It’s a strange year to be going back to college. God willing, this is the last time I’ll be experiencing every feast day, every Sunday of the year as a lay man. If it all goes to plan, I’m going to be made Deacon in 2018.
A few major things have happened since I last wrote, not least of which is meeting potential training incumbents and being lucky enough to be offered a title post. It’s suddenly become extremely real. I was so delighted to see many friends be made Deacon or ordained Priest this summer and it’s rather a large jump in my head to think that it’s going to be my turn next.
A friend recently asked how I managed to put all of this into perspective. I had to assure her that I really wasn’t doing so, but that prayer had become such an overwhelming part of who I was that I hadn’t felt alone for as long as I could remember.
What we do every day is walk with God, and to try to walk closer to him, planting our footsteps in his own. Scripture is full of occasions where Jesus prayed to the Father. What better example for us all?
Well the summer is nearly over, and placement time with it. I had such an amazing time in a parish setting I’d never really experienced before. And it’s actually given me a huge perspective on what the parish priest does – and indeed what he does not do.
It’s a rare thing to see a community like the one I experienced, but everybody did their best to pull together. And church was such an important part of that. There was a regular daily mass attendance and the parish conducted many trips together. Most importantly, there was a real mix of ages in the congregation on a Sunday.
It brought home where parish ministry is going though. The congregation, though mixed, was not filled with young people. We have so much work to do.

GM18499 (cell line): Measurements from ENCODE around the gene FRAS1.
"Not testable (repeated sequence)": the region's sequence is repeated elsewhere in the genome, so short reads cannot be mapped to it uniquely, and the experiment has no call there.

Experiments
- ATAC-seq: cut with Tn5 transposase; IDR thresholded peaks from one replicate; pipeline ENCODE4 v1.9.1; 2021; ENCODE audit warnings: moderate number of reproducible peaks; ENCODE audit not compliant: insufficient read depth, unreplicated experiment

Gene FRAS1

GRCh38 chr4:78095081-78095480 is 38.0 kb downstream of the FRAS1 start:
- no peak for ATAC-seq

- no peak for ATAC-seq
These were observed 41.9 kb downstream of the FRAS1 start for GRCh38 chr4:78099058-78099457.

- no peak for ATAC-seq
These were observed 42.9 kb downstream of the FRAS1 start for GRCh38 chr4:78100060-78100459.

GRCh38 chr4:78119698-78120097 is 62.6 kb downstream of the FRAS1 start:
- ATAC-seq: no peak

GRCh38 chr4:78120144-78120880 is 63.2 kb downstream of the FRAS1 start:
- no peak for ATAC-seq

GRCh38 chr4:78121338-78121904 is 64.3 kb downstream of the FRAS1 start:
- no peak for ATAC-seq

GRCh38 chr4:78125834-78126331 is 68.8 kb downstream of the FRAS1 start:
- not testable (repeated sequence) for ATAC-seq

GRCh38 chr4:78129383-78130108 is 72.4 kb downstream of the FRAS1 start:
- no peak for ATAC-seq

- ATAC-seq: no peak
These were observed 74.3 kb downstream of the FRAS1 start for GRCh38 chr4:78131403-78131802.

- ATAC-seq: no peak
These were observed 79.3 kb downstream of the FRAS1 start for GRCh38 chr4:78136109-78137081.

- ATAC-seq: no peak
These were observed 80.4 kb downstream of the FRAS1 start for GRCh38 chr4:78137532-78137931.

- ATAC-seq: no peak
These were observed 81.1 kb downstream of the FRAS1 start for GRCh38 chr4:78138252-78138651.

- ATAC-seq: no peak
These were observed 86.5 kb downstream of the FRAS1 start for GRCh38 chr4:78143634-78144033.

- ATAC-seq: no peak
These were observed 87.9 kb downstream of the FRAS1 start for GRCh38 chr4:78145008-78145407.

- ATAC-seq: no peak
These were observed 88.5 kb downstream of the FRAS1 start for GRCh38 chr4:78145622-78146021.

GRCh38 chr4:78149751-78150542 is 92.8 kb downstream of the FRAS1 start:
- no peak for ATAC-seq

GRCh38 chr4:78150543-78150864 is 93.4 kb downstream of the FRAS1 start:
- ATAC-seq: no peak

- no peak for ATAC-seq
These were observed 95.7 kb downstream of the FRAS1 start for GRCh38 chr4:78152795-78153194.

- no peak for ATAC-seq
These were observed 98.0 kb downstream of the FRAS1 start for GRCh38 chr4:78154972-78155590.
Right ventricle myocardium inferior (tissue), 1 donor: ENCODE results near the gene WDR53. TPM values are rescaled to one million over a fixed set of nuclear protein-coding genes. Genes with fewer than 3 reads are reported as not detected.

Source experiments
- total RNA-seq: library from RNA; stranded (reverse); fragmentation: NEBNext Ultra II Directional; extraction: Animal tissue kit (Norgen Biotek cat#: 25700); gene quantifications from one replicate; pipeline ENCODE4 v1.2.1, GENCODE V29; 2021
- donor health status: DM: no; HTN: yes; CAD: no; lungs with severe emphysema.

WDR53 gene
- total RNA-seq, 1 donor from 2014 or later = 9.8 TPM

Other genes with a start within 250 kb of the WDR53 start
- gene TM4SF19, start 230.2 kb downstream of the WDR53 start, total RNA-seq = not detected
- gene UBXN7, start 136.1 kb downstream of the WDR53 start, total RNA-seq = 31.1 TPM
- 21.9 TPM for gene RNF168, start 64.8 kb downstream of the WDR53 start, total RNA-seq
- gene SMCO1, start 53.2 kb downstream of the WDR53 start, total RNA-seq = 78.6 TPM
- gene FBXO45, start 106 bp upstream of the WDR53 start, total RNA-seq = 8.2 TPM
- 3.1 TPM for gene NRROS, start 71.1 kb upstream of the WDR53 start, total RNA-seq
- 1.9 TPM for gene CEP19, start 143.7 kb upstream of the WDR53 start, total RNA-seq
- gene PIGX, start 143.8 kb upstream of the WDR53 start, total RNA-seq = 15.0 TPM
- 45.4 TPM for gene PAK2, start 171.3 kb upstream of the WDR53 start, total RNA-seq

It’s been good to hear about my fellow students’ experiences too. The church is lucky to have some fine ordinands coming through. Pray God it continues.
Keeping discipline in Lent is supposedly something we might feel good about. How rewarding is it to know that you can train yourself to not have a pint, or to not eat chocolate? Or conversely, when taking something on, to go to an extra mass a week? Aren’t we gaining good points in the eyes of God? Look at how virtuous we are!
Yet this misses the point. Lenten discipline shouldn’t be about self-satisfaction, but about walking more closely with Christ. “Christ the Lord was tempted and suffered for us.” Is it not better to think about the suffering we see around us every day? When Christ walked the earth, he spent time with those in need. Whilst we might not always be able to do that, shouldn’t a reminder at this time about the inability of some people to have what we have prick at our consciences?
To my shame, I get annoyed with people who talk through their disciplines and say “I can’t wait for Easter Day.” It’s a focus too much on the self and misses the reasoning behind fasting and abstinence. The Son of God fasted 40 days and only then began his great work. For us, should our thoughts more readily turn towards the work we can do for the outcast and dispossessed during this period?
Being back at home after a busy first term is a strange thing. Having been surrounded by the madness of a lot of people pulling in the same direction, one gets a reminder of what life is like when you’re outside the college door.
You find yourself talking a lot less about God, and a lot more about yourself. Everyone wants to know how you’re settling in, what the food’s like, have you made any friends.
It’s nice to be able to give positive answers to all of those questions.
A good friend of mine said she could already see a change in how I was behaving. She described me as being much more calm than she’d ever known me. I’m not so sure I’ve changed as much as she claims, but it’s nice to see some changes being picked up on.
Christmas is always a busy time for Christians, but it feels as though a little has been added to me this year. It’s not that I’ve done more in church than normal, but rather that I’ve been seemingly more aware of what’s going on. Writing that down doesn’t do the feeling justice.
But it’s been lovely to be with family and to leave the books behind for a brief moment. I’m sure that next term will be a busy one.
Arriving at a new home is always a stressful time. There’s always so much to do and fears nag at you. What will my neighbours think of me? Will I feel happy? How will I do in my new role?
And when that move is to a place meant to form you for ministry in the church of God, those fears multiply exponentially.
Therefore, it was with more than a little trepidation that I faced up to moving to theological college. So much to cope with – study, prayer, changing sleep patterns. And all the while surrounded by people like you who are training for the same thing, but who come from so many different backgrounds.